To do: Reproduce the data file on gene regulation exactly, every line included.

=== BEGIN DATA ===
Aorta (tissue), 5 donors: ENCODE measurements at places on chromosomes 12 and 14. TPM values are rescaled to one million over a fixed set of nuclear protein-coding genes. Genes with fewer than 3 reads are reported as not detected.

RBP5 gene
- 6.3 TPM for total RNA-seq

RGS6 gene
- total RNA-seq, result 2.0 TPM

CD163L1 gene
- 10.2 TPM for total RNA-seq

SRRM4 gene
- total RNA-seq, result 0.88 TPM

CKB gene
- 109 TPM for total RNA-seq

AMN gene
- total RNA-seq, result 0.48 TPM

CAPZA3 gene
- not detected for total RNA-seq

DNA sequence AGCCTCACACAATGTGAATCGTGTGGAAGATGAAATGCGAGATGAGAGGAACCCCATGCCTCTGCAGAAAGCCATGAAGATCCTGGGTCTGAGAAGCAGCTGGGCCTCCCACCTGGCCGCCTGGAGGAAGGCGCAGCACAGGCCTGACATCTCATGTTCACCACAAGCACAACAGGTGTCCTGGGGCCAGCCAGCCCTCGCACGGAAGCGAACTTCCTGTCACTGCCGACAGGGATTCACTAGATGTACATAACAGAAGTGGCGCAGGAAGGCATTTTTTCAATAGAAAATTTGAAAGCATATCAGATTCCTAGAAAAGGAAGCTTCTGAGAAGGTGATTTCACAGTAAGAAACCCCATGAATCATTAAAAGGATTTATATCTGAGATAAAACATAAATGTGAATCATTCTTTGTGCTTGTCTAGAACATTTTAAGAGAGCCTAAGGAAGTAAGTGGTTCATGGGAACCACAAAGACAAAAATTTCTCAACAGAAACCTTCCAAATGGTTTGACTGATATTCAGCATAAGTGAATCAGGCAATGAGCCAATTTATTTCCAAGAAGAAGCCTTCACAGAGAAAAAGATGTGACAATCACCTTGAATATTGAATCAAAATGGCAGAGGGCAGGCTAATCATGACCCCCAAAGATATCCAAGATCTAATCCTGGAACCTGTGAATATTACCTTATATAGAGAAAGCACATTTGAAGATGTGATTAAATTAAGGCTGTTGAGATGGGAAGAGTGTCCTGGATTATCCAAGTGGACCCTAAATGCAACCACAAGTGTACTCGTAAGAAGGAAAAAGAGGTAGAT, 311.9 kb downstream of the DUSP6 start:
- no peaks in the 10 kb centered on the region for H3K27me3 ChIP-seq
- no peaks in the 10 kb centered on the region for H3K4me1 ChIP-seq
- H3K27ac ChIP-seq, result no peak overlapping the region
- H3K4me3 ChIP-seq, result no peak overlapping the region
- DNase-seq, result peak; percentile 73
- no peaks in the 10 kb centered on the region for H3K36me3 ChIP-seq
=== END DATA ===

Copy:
Aorta (tissue), 5 donors: ENCODE measurements at places on chromosomes 12 and 14. TPM values are rescaled to one million over a fixed set of nuclear protein-coding genes. Genes with fewer than 3 reads are reported as not detected.

RBP5 gene
- 6.3 TPM for total RNA-seq

RGS6 gene
- total RNA-seq, result 2.0 TPM

CD163L1 gene
- 10.2 TPM for total RNA-seq

SRRM4 gene
- total RNA-seq, result 0.88 TPM

CKB gene
- 109 TPM for total RNA-seq

AMN gene
- total RNA-seq, result 0.48 TPM

CAPZA3 gene
- not detected for total RNA-seq

DNA sequence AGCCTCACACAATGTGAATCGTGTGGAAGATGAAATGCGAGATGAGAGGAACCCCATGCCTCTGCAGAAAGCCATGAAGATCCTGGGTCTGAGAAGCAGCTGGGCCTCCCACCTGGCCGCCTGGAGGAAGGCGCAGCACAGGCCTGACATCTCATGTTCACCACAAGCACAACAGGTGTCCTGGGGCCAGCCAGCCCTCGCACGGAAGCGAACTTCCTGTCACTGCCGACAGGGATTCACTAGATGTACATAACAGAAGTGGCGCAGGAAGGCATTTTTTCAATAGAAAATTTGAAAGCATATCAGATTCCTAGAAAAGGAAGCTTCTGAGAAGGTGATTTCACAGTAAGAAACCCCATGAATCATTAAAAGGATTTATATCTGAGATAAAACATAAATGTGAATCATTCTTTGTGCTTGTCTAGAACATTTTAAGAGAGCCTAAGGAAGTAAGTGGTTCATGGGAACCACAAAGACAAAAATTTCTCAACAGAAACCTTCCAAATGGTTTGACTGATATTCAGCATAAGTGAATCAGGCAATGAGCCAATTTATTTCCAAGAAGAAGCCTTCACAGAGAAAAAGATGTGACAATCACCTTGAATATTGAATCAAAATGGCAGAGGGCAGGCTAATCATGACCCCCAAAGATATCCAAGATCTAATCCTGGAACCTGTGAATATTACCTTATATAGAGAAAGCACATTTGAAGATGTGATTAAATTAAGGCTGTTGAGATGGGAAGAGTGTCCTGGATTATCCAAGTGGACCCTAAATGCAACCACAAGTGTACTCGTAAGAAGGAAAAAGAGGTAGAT, 311.9 kb downstream of the DUSP6 start:
- no peaks in the 10 kb centered on the region for H3K27me3 ChIP-seq
- no peaks in the 10 kb centered on the region for H3K4me1 ChIP-seq
- H3K27ac ChIP-seq, result no peak overlapping the region
- H3K4me3 ChIP-seq, result no peak overlapping the region
- DNase-seq, result peak; percentile 73
- no peaks in the 10 kb centered on the region for H3K36me3 ChIP-seq